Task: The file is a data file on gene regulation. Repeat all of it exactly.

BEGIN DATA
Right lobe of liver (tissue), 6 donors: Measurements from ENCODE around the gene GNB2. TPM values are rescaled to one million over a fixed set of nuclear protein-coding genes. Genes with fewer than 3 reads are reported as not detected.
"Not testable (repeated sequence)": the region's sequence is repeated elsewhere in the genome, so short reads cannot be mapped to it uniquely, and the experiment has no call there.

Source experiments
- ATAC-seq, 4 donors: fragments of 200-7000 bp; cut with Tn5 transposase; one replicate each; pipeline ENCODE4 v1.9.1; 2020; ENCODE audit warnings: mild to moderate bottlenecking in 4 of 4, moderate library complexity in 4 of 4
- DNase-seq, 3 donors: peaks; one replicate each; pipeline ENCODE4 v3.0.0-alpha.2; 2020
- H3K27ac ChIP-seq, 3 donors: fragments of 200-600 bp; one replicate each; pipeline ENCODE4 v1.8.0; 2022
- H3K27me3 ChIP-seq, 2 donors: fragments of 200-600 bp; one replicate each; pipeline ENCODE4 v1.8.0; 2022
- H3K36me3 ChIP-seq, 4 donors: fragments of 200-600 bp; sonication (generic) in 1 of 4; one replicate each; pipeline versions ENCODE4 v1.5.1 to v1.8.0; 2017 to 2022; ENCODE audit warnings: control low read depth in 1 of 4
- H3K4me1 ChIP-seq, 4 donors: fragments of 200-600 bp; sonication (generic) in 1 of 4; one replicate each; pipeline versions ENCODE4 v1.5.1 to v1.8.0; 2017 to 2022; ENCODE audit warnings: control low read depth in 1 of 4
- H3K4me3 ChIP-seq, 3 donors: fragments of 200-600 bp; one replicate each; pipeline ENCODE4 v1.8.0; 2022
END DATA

Right lobe of liver (tissue), 6 donors: Measurements from ENCODE around the gene GNB2. TPM values are rescaled to one million over a fixed set of nuclear protein-coding genes. Genes with fewer than 3 reads are reported as not detected.
"Not testable (repeated sequence)": the region's sequence is repeated elsewhere in the genome, so short reads cannot be mapped to it uniquely, and the experiment has no call there.

Source experiments
- ATAC-seq, 4 donors: fragments of 200-7000 bp; cut with Tn5 transposase; one replicate each; pipeline ENCODE4 v1.9.1; 2020; ENCODE audit warnings: mild to moderate bottlenecking in 4 of 4, moderate library complexity in 4 of 4
- DNase-seq, 3 donors: peaks; one replicate each; pipeline ENCODE4 v3.0.0-alpha.2; 2020
- H3K27ac ChIP-seq, 3 donors: fragments of 200-600 bp; one replicate each; pipeline ENCODE4 v1.8.0; 2022
- H3K27me3 ChIP-seq, 2 donors: fragments of 200-600 bp; one replicate each; pipeline ENCODE4 v1.8.0; 2022
- H3K36me3 ChIP-seq, 4 donors: fragments of 200-600 bp; sonication (generic) in 1 of 4; one replicate each; pipeline versions ENCODE4 v1.5.1 to v1.8.0; 2017 to 2022; ENCODE audit warnings: control low read depth in 1 of 4
- H3K4me1 ChIP-seq, 4 donors: fragments of 200-600 bp; sonication (generic) in 1 of 4; one replicate each; pipeline versions ENCODE4 v1.5.1 to v1.8.0; 2017 to 2022; ENCODE audit warnings: control low read depth in 1 of 4
- H3K4me3 ChIP-seq, 3 donors: fragments of 200-600 bp; one replicate each; pipeline ENCODE4 v1.8.0; 2022